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Tuesday, December 30, 2014

In Which My Bookseller Sister Explains The Boxcar Children to a Parent

I don’t work in retail because I generally dislike people. Or at least shoppers. No, probably just people.

My sister, on the other hand, is much nicer than I am. She manages a Barnes & Noble, and not once has she punched someone in the face for asking for “that book I saw here last time; the one with the red cover.” I think this says a lot about her character.

This isn’t a story about customer stupidity. I thought you should know that right now in case you were getting all excited about hearing about the woman who couldn’t find the shelves with the Nook books.*

No, this is about a mother searching for a good book for her young child. It’s also about how difficult it can be to pitch a book off the cuff.

This happened a while ago, but I was reminded of it recently when I was describing trying to describe my WIP.
The woman was in her late 30s, early 40s. She was on the hunt for a book series her elementary school–age kid would enjoy. “What did you read at that age?” 
My sister rattled off a list of chapter book series, like the The Babysitters Club, Ramona Quimby, and Encyclopedia Brown. “And The Boxcar Children,” she said. 
“I’ve never heard of that one.” 
“Oh. We used to get them from the library all the time when we were little.” 
Libraries are like bookstores, but instead of buying the books, you borrow them for a short time. When I was young, pretty much everything we read came from the library. (This was in the prehistoric era, when there was no such thing as Amazon Prime and free two-day delivery.) 
“What’s it about?” The woman was interested now. My sister didn’t mean the mention of the series as a recommendation, but for some reason, this customer was hooked on The Boxcar Children. “Well, in the first book it’s this family of homeless kids—”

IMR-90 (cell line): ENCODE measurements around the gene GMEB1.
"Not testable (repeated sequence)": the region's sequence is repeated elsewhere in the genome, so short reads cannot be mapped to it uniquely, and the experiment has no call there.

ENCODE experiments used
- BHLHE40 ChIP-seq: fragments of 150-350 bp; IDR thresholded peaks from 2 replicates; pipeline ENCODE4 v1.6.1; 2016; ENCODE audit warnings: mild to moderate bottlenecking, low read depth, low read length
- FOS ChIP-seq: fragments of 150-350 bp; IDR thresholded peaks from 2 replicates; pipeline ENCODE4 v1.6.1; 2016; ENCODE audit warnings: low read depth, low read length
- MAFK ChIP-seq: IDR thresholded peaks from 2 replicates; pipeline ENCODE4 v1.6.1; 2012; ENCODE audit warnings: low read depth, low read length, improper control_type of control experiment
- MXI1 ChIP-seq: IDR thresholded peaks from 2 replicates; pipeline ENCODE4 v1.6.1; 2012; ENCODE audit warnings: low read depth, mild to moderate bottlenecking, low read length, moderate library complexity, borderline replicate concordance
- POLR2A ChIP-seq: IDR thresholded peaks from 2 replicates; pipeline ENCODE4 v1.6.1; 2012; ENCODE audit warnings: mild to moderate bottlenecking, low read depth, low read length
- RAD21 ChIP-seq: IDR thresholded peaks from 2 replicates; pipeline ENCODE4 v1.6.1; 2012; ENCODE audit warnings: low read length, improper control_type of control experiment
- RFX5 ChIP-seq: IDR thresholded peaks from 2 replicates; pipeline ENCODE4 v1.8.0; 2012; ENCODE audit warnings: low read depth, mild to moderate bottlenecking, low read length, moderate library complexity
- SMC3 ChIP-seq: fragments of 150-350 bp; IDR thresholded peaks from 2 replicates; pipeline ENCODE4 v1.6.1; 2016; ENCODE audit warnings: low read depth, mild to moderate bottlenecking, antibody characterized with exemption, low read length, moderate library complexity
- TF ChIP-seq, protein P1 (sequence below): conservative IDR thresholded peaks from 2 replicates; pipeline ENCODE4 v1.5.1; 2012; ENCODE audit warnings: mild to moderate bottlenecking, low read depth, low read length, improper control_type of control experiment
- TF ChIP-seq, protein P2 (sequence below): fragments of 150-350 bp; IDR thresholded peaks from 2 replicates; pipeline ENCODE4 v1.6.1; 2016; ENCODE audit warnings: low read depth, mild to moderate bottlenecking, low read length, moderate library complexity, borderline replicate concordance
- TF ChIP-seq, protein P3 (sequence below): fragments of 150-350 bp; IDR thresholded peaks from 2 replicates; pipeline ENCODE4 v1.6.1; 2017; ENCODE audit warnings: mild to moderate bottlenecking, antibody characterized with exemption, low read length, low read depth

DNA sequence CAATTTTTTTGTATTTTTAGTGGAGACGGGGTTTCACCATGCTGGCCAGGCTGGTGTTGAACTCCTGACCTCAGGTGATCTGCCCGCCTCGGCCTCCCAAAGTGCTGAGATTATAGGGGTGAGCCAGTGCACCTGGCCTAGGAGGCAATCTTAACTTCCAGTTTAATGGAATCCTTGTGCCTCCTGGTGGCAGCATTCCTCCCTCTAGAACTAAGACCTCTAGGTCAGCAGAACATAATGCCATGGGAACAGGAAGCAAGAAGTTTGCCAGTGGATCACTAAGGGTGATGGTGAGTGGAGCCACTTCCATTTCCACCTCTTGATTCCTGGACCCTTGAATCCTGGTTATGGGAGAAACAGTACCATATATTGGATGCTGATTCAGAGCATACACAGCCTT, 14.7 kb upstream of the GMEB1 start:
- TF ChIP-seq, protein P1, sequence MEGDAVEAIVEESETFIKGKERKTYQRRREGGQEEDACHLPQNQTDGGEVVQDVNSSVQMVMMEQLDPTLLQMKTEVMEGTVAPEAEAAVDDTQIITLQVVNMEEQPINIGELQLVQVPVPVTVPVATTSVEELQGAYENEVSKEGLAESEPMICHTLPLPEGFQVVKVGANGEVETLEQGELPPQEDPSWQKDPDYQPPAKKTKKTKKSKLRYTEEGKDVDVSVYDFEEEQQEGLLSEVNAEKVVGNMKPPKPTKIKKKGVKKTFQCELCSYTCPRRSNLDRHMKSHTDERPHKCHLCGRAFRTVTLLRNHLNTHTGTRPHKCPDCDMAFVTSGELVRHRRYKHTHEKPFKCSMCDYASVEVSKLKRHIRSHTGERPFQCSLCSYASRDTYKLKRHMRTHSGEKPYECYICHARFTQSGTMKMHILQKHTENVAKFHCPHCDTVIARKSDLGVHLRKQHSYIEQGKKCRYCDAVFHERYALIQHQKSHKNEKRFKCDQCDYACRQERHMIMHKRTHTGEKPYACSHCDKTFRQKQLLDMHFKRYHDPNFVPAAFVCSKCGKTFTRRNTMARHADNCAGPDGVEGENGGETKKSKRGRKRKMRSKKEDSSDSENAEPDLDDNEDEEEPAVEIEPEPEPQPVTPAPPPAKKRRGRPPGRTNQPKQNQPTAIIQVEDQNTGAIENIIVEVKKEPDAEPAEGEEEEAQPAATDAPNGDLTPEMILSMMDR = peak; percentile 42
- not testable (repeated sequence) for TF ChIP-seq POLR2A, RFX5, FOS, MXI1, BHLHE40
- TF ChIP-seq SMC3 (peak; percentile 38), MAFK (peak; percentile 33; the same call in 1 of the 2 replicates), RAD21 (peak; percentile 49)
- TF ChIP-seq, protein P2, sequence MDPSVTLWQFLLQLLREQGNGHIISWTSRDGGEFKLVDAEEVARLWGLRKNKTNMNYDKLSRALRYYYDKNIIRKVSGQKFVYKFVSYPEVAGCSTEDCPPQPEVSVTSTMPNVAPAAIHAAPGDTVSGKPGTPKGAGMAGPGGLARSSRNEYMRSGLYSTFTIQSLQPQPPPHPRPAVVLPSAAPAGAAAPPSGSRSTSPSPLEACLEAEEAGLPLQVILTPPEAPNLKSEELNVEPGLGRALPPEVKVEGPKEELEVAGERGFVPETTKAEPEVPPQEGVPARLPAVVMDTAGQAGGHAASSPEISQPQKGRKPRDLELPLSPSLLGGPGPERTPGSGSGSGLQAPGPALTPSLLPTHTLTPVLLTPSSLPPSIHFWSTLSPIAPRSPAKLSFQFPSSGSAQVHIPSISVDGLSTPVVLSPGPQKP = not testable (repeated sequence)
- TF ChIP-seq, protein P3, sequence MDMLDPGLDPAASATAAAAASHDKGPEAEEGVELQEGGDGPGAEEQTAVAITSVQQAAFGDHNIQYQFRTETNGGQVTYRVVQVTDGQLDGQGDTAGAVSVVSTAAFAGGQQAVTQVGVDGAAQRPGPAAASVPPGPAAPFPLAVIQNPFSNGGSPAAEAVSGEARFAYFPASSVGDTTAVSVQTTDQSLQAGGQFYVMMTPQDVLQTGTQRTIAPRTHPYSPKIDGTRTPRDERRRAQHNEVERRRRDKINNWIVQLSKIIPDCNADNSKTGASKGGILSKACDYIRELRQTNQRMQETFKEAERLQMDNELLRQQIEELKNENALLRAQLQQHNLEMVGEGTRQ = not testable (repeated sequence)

“Well, not really. The boxcar was their home. See, their parents died so they lived in empty train cars. They went on all these adventures. And I think they had to, like, steal food and bedding and stuff.** Or maybe they begged people for money to buy food. I can’t remember.” 
“So, hobo beggars?” 
“Yeah. They were real independent.” 
“And this is a children’s book?” 
By this point, my sister was wishing she never mentioned The Boxcar Children or at the very least had read it again at some point during the past two decades. “Yeah, but maybe there’s something else—” 
“That sounds horrible,” the customer said. 
“It’s really not. I just don’t remember it well.” 
“Child hobos.” 
“I think I explained it poorly. There are four kids and … Let me show you what else we have.”
The moral of this story is: Succinctly explaining the plot of a book is hard. Succinctly explaining the plot of a book you read 25 years ago is really, really hard.

This reminds me of those hilarious movie loglines that twist the plot but are surprisingly accurate. (Like this.) Leave yours in the comments.

* They’re on the Nook, in case you’re curious. Or online.

** As it turns out, this isn’t the case. Like the examples of moral excellence that they are, the children always ask before taking. (That knowledge thanks to this review.)

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